Mick Scully

Mick Scully

Mick Scully lives and works in Birmingham: a city whose underworld inspires his fiction. In June 2007 Tindal Street Press published his darkly witty and erotic collection, Little Moscow. The first story in his Little Moscow series was published in the Tindal Street anthology Birmingham Noir.

Please tell us something about your background and how you started writing.
I’ve done many jobs: advertising, factory work, housing charities, property management, bars and clubs, porn, teaching, conducting non-religious funeral ceremonies. I’ve been an acupuncturist for over 10 years and was a lecturer in oriental medicine for 7 years. I started writing seriously 5 or 6 years ago. Living in Amsterdam I wanted to write about that city, possibly to intensify the feeling of being part of it.

Which experiences have had most influence on your writing?
Being afraid. Whenever I have travelled to places like the States, Asia, Australia, behind the Iron Curtain in the sixties and Glasgow, I have usually been alone – and scared.

For you, does plot dictate character, or character dictate plot?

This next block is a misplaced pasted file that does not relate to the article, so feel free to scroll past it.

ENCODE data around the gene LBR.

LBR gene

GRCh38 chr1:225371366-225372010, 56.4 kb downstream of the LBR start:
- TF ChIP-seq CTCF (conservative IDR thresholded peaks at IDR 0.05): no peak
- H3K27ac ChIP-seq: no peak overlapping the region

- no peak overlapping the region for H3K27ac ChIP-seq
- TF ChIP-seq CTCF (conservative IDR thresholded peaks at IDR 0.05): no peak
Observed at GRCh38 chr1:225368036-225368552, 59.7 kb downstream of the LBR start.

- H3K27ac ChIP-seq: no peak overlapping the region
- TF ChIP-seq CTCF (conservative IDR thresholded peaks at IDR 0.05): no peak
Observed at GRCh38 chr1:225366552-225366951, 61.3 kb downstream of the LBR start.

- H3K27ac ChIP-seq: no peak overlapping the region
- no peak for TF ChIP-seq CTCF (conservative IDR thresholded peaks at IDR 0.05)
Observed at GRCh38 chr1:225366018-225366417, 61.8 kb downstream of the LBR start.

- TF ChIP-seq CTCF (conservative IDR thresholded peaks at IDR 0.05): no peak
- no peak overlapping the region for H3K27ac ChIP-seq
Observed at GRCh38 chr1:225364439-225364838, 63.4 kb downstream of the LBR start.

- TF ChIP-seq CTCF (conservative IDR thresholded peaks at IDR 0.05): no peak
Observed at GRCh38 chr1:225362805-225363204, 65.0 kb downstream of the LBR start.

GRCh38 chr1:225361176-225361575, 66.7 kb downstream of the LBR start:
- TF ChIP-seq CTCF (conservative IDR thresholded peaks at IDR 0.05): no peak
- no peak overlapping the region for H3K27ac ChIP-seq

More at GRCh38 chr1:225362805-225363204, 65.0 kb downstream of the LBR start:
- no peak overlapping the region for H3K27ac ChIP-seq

A bit of both – a character in an environment or situation is usually the starting point. I suppose it is the interaction between character and situation that interests me.

Which writer has been an inspiration for you – as a person or as an artist?
Jack Kerouac, but reading Dostoyevsky and Kafka have always been important.

What is the most challenging aspect of your writer’s life?
Getting published.

What is your favourite book/author? And why?
On the Road by Jack Kerouac. The first book that was more than a story for me, and the first I re-read immediately and then read again. It made me go out on the road as a teenager, something that seemed to require a lot of courage. It was the first time since The Swiss Family Robinson that I’d wanted to be a character in a book. Mainly Sal Paradise, but I wouldn’t have minded being Dean Moriarty. Still wouldn’t. Hiroshimam Joe by Martin Booth comes a close second.

Do you ever get writer’s block and if so how do you deal with it?
I don’t get blocked for ideas, sometimes I wish I did. They seem to come all the time and get in the way of other things I should be dealing with. I get blocked at specific points in trying to turn what I know should happen into language. Sometimes alcohol, dope and nicotine help, but not always. Beecham’s powders added to any or all of them can be useful too.

Related Books

  1. Birmingham Noir
  2. Dreams Never End

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